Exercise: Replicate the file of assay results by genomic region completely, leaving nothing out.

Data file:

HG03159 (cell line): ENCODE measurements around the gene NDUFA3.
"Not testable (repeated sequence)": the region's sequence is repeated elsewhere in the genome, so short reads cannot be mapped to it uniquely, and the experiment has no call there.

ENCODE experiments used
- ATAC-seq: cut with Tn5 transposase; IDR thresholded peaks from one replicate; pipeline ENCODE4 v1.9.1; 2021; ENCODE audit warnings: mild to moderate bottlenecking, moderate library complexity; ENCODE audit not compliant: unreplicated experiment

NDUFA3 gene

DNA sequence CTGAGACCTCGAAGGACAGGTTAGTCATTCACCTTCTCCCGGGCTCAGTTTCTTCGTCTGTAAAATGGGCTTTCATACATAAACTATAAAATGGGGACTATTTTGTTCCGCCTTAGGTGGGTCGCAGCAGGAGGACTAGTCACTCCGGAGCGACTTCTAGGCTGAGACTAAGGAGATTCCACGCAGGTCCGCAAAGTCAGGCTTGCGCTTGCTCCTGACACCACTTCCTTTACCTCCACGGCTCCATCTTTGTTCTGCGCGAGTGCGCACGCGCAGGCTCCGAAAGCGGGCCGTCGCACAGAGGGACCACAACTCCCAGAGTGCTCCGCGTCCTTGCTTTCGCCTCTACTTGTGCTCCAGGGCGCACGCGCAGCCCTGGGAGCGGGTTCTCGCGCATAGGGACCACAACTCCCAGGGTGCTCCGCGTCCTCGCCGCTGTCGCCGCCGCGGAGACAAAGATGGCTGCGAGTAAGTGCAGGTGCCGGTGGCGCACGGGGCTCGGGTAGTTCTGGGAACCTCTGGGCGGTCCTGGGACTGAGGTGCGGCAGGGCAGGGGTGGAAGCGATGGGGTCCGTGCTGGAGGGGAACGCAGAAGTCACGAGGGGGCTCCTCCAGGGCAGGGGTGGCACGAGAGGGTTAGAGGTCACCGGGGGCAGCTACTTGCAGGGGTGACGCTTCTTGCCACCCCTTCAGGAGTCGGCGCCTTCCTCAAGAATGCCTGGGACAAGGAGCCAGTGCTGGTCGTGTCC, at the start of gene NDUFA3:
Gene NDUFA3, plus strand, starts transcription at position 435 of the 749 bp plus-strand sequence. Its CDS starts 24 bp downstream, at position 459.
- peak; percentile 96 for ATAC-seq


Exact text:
HG03159 (cell line): ENCODE measurements around the gene NDUFA3.
"Not testable (repeated sequence)": the region's sequence is repeated elsewhere in the genome, so short reads cannot be mapped to it uniquely, and the experiment has no call there.

ENCODE experiments used
- ATAC-seq: cut with Tn5 transposase; IDR thresholded peaks from one replicate; pipeline ENCODE4 v1.9.1; 2021; ENCODE audit warnings: mild to moderate bottlenecking, moderate library complexity; ENCODE audit not compliant: unreplicated experiment

NDUFA3 gene

DNA sequence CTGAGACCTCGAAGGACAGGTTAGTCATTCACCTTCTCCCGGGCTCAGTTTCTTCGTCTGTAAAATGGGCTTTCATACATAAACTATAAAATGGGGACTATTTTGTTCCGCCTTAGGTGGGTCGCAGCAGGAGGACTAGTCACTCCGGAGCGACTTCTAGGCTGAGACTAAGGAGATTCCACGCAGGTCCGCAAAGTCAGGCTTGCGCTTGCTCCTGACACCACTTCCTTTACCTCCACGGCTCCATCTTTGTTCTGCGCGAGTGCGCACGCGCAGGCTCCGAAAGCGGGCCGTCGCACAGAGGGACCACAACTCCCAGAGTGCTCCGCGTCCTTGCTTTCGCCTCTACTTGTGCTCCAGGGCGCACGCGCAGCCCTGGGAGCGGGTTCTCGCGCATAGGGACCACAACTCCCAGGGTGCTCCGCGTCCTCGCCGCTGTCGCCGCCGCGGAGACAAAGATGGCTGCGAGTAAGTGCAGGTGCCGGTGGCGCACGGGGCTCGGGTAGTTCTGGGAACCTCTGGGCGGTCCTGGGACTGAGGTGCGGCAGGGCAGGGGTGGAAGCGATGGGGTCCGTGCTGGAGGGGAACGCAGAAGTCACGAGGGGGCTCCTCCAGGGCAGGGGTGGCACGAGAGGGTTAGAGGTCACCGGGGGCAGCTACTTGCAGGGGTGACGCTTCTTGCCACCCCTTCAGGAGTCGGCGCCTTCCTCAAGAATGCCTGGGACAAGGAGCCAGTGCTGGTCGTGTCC, at the start of gene NDUFA3:
Gene NDUFA3, plus strand, starts transcription at position 435 of the 749 bp plus-strand sequence. Its CDS starts 24 bp downstream, at position 459.
- peak; percentile 96 for ATAC-seq